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The fifth round of negotiations between the government and the agitating farmers has failed. It is now clear that the agitation is likely to continue for some time. This is the first time in its six-year tenure that the National Democratic Alliance (NDA) government has faced such a siege of the national capital and such a challenge from farmers. No government or political personality is to blame for this impasse. This problem has been in the making since Independence.

The next round of negotiations is on 9 December. The conflict will end sooner or later, but will the problems that beset agriculture be solved? Will there be an end to agrarian poverty and farmer suicides?

Also read: Why farm politics doesn't win elections in India

During the famine of 1967, my father was posted in Mirzapur. I had started going to school and could discern a visible change taking place in the city. Tribals and villagers from nearby places used to come to the cities and big towns those days in search of work or food. However, they often went back empty-handed. Those who had the ability to lend a helping hand to them were themselves facing a crisis. Foodgrain, such as wheat, had become a rarity. The red wheat that was imported from the US was being distributed through ration shops. People were not able to access wheat in sufficient quantities, as a result of which the black market was flourishing.

During the visits to my ancestral village in later years, I found that more than 90% of farmers were facing problems. With the growth in population and an increase in members in households, land holdings were getting smaller. The farmers were sticking to traditional crops. They had no one to advise them on how to change cropping patterns, which could benefit them financially. If the weather was conducive, life after the harvest was bearable. If not, they faced various adversities, the obvious one being the inability to provide for their families.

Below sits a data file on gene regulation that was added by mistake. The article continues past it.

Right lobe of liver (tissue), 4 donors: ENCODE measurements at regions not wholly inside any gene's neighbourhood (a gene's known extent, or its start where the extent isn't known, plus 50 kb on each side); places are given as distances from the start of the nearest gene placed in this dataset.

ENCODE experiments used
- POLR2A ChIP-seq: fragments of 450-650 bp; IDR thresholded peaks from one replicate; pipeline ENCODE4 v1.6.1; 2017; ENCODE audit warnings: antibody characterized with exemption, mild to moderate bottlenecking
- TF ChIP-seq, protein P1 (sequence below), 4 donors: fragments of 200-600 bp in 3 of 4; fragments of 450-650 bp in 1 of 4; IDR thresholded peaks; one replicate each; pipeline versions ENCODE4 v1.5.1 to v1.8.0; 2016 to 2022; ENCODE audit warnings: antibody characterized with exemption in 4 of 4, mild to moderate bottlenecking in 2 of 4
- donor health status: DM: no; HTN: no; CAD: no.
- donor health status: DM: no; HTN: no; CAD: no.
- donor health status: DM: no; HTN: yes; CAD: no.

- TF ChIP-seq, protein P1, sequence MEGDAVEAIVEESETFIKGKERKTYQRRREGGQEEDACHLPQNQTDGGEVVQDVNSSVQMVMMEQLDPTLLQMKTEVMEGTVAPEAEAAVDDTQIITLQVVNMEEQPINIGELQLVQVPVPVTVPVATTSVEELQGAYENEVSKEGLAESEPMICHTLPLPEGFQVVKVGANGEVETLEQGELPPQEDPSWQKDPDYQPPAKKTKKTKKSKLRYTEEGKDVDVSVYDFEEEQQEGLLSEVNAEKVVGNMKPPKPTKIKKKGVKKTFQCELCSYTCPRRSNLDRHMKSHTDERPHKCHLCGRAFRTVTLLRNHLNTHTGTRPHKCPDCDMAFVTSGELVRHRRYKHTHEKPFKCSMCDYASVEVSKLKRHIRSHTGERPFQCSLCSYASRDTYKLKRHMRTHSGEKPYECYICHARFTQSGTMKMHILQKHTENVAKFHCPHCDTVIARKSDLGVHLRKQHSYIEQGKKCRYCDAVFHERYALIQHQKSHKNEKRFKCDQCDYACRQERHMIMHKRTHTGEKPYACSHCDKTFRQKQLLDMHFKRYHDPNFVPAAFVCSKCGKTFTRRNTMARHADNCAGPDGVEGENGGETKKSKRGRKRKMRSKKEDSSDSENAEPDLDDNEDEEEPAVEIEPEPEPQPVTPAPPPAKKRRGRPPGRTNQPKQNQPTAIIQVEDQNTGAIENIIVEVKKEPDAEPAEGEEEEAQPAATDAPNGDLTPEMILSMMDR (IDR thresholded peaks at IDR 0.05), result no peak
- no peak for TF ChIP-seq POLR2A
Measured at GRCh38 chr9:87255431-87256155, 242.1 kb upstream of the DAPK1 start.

Then the Green Revolution happened. India started growing more food than it needed. However, the distribution system did not improve enough to deal with this surplus. So, we had a situation where, on the one hand, the warehouses of the Food Corporation of India were bursting at the seams and, on the other, about 14% of the population did not get enough food to survive.

The farmer today does not get the right price for his crop and the consumer has to pay more than is required. It is time that we also looked at agricultural best practices from around the world.

There is no doubt that the agricultural scenario has to change. The question is how. We already have seen the sort of fear mongering we are witnessing today in the early 1990s. At that time, then Prime Minister P.V. Narasimha Rao and his finance minister Manmohan Singh brought about economic liberalization. Atal Bihari Vajpayee, George Fernandes and all other Opposition leaders and parties called this a conspiracy to sell India down the drain. There was unrest on the streets and in Parliament. The whole argument was that foreign companies would now come and enslave us as the East India Company had done during the British Raj. However, liberalization pulled at least 300 million Indians out of poverty. Coordination between the government, corporates and society improved. This helped set India on the path to becoming an aspiring economic superpower.

Many things changed for the better with liberalization. In the mid-1990s, it used to take hours on end to make a phone call from one city to another. Whenever we went abroad for reporting assignments, we spent an inordinate amount of time to send telex or fax messages to office. I wonder what would have happened had we faced a pandemic such as covid-19 back then. Today, if millions of Indians are able to save their jobs by working from home, they have the communications revolution to thank for. Many such important measures are the results of those 1991 reforms.

To get back to agriculture, let us look at the milk market. It does not have a minimum support price. The sector does not have special government protection for the purchase and sale of milk. Barring semi-government institutions such as Mother Dairy, most bulk buyers are from the private sector. The white revolution that Amul started in Gujarat through cooperatives has spread. Most primary milk sellers are from villages and own one to six animals per family. No corporate entity has affected their business.

This is not to argue in favour of mindless privatization. Most sugar mills in India are private. However, working hand-in-glove with corrupt government officials, the business is exploitative of farmers.

In such a situation, it is necessary that farmers’ rights be not only strengthened but also that administrators should be forced to implement the rules strictly. At the same time, farmers must be encouraged to grow alternative crops for agro industries. We need to effect positive, inclusive changes in the agrarian sector in our quest to rebuild the economy in a post-covid world.

Shashi Shekhar is editor-in-chief, Hindustan.

The views expressed here are personal.

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